“We had regular contacts with foreign countries and it was during a reunion in Great-Britain, which we attended, that three mediums, two French and Miss Silver Star, well-known there, told us, with the approval of the widow of Sir Arthur Conan Doyle, president of an English group, that one of the ten treasures of the Knights Templar remained hidden in Montségur or in Lordat.” It is known that the trip to London occurred in January 1931 and “Miss Silver Star” was Grace Cooke, indeed a well-known medium. She was invited to join the group, accepted the offer, journeying to France in the company of her husband and Lady Conan Doyle, for whom she would later famously channel her dead husband. As a medium, Cooke had a spirit guide “White Eagle”, and following the channelings of Arthur Conan Doyle, Cooke founded the White Eagle Lodge in February 1936, which some have seen as the English equivalent – if not successor – of the Polaires. Grace Cook In 1931, when Fille and Accomani returned to Paris, they asked for permission to hold a series of excavations, in Montségur and Lordat, another important Cathar stronghold in the region, that attained fame during the Cathar Resurgence in the early 14th century, organised by one of the last known Cathar perfects, Pierre Authie. The group received authorisation for the excavation, apparently due to pressure applied by their friend Maurice Magré, who functioned as their consultant.
During the excavations, which lasted ca. forty days in 1931, both in Montségur and Lordat, a group of fervent English spiritualists joined them on a type of pilgrimage. “Dressed in white and holding lit candles”, they sang in honour of Esclarmonde de Foix. Today, such spectacles are largely lacking from archaeological digs – and they are obviously all the less colourful for it. However, it seems that the chanting occurred largely because in 1930, Accomani had written a book “La Magie appliqué à l’art du chant” – Magic applied to the art of singing. Amazingly, the prophecy came true; something was apparently found. One day, while Fille and Odin were surveying the excavations, Fille noticed that one part of a wall of the castle of Montségur was in a slightly different colour than the rest of the building. When they struck it with a hammer, they found a niche, into which were stored the yellowed papers, separated by a stone.
The top layers of these papers had been corroded by moisture. Only one word could be read: Fatalité – Fate. The lower sections were better preserved and were found to be parchments on which there were numbers and geometric figures. Odin was quick to conclude that this was a “divinatory oracle”. After six months of passionate study, he was able to reconstitute the Cabbala, as it was believed that these parchments were linked with the Jewish mystical teachings. Fille added that they also consulted all of the libraries of Paris and the surrounding areas and that all enquiries returned with the statement that not a single document resembled or came close to these parchments. It was felt to be unique. Today, we know that this is not the case, but noting we merely arrived at correctly identifying their origin due to the powerful search engines of the Internet, we should not be too harsh on Odin and Fille. Even if it had not been unique, they had their Oracle – and their conclusion that it was a divinatory system was largely correct. Indeed, even the link with the Seven Masters, or the Initiates of Agharta, is a qualified interpretation – though Fille and Odin would refer to Nine Masters, not seven. The third alternative In both versions, the wooden pages are discovered in a wall of the castle of Montségur, in the 1930s. In one account, it are labourers that divide the discovery; in the other, a group of esoteric archaeologists. The two accounts match quite neatly, and Julien’s version, which she must have received from Roché, might merely have stripped the story from its esoteric layer.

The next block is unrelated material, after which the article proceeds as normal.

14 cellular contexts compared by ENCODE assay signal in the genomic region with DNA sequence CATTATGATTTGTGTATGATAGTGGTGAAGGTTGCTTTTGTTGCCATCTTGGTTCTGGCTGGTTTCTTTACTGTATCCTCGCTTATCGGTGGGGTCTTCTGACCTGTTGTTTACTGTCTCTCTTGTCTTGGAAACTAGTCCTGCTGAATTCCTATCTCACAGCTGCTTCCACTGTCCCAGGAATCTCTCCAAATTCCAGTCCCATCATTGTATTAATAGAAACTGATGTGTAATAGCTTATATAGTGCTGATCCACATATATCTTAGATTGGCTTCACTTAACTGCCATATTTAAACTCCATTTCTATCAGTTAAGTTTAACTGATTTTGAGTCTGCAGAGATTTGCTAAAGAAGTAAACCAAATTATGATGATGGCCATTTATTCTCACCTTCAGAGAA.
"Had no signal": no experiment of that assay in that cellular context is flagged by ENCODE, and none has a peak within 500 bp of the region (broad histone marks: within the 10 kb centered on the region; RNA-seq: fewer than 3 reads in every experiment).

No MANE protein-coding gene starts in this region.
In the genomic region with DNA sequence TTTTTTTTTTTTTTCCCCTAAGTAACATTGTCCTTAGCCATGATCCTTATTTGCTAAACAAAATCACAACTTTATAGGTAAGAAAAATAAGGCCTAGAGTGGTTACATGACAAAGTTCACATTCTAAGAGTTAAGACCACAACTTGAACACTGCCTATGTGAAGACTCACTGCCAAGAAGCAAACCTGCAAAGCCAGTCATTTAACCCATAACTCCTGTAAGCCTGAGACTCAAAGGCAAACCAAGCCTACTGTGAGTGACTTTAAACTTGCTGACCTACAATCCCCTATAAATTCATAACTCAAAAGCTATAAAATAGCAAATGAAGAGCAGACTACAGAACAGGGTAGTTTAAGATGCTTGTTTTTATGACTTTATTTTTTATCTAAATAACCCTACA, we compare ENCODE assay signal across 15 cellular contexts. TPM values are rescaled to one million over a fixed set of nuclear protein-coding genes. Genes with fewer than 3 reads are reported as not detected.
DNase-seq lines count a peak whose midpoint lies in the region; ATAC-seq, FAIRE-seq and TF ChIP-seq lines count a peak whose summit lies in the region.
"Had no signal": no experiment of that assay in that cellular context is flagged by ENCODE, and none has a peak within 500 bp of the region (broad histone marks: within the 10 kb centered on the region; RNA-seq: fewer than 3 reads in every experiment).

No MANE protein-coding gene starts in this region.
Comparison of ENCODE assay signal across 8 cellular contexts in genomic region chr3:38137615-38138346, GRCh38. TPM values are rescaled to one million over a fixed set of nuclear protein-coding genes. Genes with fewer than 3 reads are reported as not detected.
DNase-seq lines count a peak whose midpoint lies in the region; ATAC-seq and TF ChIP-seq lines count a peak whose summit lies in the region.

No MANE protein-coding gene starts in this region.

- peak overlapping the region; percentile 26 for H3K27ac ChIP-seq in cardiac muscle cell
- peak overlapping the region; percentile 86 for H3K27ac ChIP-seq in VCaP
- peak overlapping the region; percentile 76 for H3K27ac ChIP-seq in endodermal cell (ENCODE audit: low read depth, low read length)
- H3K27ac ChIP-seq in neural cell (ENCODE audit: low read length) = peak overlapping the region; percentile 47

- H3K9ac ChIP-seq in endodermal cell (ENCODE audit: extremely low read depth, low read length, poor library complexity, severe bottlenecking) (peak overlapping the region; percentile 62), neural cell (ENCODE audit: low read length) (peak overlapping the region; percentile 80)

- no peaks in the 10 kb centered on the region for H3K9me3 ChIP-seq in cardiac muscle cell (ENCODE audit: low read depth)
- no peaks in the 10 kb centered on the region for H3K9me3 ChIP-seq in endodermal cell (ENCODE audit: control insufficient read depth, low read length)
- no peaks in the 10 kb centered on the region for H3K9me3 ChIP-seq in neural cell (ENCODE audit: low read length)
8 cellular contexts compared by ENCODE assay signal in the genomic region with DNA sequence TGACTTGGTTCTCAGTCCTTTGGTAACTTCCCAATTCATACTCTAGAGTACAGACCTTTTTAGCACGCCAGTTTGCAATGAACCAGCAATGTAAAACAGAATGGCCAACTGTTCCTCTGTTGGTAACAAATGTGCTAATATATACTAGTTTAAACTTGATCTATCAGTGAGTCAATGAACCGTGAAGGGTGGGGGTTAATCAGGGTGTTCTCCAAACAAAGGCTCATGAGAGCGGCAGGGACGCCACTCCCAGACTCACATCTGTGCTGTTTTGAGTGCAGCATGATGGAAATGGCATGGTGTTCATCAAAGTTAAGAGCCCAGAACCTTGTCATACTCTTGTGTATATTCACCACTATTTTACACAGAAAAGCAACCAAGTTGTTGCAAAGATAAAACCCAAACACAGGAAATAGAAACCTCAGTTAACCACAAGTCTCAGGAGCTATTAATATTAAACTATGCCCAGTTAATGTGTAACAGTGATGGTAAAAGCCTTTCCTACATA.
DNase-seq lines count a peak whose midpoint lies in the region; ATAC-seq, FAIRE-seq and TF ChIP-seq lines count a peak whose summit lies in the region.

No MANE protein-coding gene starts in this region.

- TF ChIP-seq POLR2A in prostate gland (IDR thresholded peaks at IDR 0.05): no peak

However, there is a third version, which was painstakingly reconstructed by Dutch researcher Milko Bogaard, who was however unaware that the wooden book had survived. Bogaard was aware of the “Un Oracle kabbalistique” booklet, and noted that this document was at odds with earlier allegations made by Fille, as well as the known history of the Polaires. This should perhaps be unsurprising, seeing the booklet was published in 1967 and the Polaires existed from ca. 1929 to 1939. To quote Bogaard: “according to the available but limited sources, the history of this Order starts in Italy back in 1908 where a young Mario Fille meets a mysterious hermit during a holiday in Bagnaia [near Rome]. […] Fille apparently received some old and withered parchments from the old hermit who stated: ‘What you have here are some pages taken from the Book of Science of Life and Death: these pages contain a successful Method of Divination on an arithmetical basis.’” The hermit, “Father Julian” (Padre Guiliano) then explained the system, apparently telling Fille only to consult the oracle in times of need. This occurred in 1920, when Fille used the divinatory technique, and spoke about it to Cesaro Accomani, during a voyage to Egypt. The rest, as they say, is history.
Fille and Accomani would go on to found the Polaires and would indeed excavate at Montségur. But somewhere between 1939 and the late 1960s, Fille and Odin changed the story of how the parchments had been discovered, claiming they had found the parchments in Montségur. Why? Because the historical documents reveal that during their excavation at Montségur and Lordat, in truth, nothing at all was discovered. As such, Cooke’s prophecy and their psychic questing was an utter failure. No wonder therefore that three decades later, they preferred to rewrite history. Hence, “the wooden book of Montségur” should really be called “the wooden book of Father Julian”. Bogaard also notes that in the 1930s, Odin was on record as stating that “the oracle is not Kabbalistic. It is a form of telepathic telegraphy where the numbers represent a transmission of communications sent by sapient beings who exist on the Material Plane. The method is strictly mathematical.” Hence, despite three alternative versions of how it was found, in all three, it remained a method of divination.